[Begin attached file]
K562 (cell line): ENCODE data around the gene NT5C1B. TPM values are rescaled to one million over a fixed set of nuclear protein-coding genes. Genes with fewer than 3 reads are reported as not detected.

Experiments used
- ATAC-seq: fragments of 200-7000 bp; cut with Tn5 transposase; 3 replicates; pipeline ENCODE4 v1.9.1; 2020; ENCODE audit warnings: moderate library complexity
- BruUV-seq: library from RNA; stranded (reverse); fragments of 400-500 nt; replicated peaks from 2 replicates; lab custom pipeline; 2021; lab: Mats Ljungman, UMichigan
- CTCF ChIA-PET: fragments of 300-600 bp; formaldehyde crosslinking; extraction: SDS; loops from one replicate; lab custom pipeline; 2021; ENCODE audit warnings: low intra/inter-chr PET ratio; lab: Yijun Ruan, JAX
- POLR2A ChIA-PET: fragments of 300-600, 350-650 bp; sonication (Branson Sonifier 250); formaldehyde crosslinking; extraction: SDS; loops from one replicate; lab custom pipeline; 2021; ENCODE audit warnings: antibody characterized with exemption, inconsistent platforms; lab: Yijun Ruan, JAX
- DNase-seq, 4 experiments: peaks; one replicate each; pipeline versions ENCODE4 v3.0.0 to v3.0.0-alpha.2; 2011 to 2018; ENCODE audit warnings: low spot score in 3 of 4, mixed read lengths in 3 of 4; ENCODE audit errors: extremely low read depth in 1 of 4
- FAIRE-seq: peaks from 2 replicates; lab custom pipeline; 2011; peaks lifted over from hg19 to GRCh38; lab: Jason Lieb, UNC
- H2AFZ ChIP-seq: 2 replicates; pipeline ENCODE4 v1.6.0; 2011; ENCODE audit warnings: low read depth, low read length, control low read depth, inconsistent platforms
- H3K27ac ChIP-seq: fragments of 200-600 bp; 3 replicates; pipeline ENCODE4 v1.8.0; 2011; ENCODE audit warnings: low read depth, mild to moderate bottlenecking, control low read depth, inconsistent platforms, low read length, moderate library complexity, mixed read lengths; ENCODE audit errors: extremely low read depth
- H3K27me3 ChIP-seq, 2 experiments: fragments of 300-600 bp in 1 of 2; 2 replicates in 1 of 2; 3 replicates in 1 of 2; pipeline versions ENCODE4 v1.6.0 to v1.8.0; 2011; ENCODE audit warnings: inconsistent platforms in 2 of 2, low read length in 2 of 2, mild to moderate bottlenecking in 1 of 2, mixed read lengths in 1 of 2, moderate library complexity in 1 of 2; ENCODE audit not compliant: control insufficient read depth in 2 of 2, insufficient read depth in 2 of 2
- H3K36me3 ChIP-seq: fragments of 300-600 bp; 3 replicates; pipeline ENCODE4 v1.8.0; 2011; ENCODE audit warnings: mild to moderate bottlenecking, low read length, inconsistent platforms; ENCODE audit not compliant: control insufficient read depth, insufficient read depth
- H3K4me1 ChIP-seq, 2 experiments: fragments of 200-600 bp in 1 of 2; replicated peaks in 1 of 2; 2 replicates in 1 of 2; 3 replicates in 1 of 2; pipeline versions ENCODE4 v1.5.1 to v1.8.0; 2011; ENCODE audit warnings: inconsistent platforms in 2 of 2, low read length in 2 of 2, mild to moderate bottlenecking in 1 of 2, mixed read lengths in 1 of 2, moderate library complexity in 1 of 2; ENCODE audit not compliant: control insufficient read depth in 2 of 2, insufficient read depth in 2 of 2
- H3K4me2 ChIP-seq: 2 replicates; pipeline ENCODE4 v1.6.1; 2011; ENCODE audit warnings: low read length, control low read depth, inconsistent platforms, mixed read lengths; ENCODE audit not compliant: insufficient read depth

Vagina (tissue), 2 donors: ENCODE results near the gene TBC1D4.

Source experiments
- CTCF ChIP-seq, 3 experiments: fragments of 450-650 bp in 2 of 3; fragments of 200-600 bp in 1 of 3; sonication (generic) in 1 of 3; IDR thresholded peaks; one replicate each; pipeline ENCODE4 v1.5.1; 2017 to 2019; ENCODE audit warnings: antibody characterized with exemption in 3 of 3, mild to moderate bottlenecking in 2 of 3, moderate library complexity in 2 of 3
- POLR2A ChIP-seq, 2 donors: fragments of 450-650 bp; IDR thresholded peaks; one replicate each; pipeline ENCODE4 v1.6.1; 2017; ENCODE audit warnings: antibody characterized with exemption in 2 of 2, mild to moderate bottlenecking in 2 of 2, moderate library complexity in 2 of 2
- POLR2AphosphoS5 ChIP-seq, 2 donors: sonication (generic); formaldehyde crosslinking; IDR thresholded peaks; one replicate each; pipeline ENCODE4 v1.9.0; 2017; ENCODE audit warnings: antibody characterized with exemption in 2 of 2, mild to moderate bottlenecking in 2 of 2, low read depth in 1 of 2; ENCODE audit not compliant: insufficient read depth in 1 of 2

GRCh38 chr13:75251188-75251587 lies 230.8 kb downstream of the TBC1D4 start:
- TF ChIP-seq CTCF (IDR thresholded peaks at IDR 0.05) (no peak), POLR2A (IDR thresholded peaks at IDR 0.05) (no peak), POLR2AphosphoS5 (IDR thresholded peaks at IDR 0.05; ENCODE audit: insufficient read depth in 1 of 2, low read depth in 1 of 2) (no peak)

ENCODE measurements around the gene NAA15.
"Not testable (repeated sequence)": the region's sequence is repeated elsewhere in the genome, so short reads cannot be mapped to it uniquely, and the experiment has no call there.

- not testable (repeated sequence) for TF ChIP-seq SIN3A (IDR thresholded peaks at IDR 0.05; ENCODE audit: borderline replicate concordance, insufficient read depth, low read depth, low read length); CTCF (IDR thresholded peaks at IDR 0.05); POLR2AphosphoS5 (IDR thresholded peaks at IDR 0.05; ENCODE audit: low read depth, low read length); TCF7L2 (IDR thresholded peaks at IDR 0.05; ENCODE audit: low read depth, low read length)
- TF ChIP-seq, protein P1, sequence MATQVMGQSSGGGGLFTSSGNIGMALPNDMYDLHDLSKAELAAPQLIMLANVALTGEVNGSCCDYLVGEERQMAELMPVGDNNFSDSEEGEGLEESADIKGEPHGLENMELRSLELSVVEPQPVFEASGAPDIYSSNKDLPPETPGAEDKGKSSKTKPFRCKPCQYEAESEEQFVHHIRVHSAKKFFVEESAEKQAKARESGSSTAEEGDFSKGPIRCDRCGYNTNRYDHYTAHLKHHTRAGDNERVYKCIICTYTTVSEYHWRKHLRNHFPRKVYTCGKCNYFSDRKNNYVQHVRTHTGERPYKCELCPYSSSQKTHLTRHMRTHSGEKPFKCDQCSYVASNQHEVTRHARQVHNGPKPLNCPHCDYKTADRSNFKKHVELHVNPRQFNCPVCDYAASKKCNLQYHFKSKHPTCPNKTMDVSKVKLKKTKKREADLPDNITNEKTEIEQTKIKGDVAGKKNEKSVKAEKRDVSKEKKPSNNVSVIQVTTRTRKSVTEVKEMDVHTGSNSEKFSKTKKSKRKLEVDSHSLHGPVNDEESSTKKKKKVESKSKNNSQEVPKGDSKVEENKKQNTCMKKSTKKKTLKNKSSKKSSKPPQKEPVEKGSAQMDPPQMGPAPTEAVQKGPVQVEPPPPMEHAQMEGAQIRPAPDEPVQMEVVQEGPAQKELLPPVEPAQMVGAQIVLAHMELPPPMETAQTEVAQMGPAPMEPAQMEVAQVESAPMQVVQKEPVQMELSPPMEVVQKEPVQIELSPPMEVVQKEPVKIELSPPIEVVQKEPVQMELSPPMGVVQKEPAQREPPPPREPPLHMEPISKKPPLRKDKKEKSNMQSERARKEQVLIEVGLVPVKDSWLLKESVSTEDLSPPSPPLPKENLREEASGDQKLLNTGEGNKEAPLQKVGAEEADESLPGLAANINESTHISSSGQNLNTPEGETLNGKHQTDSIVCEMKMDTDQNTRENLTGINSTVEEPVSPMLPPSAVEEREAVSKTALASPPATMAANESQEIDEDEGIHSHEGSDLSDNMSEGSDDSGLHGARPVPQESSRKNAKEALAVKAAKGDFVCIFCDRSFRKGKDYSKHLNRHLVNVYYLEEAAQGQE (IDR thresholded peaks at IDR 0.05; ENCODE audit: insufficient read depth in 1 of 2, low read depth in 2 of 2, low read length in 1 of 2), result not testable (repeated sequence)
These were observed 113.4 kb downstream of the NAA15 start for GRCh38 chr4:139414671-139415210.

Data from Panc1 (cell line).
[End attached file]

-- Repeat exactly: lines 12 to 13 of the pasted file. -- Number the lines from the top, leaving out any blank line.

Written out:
- H3K36me3 ChIP-seq: fragments of 300-600 bp; 3 replicates; pipeline ENCODE4 v1.8.0; 2011; ENCODE audit warnings: mild to moderate bottlenecking, low read length, inconsistent platforms; ENCODE audit not compliant: control insufficient read depth, insufficient read depth
- H3K4me1 ChIP-seq, 2 experiments: fragments of 200-600 bp in 1 of 2; replicated peaks in 1 of 2; 2 replicates in 1 of 2; 3 replicates in 1 of 2; pipeline versions ENCODE4 v1.5.1 to v1.8.0; 2011; ENCODE audit warnings: inconsistent platforms in 2 of 2, low read length in 2 of 2, mild to moderate bottlenecking in 1 of 2, mixed read lengths in 1 of 2, moderate library complexity in 1 of 2; ENCODE audit not compliant: control insufficient read depth in 2 of 2, insufficient read depth in 2 of 2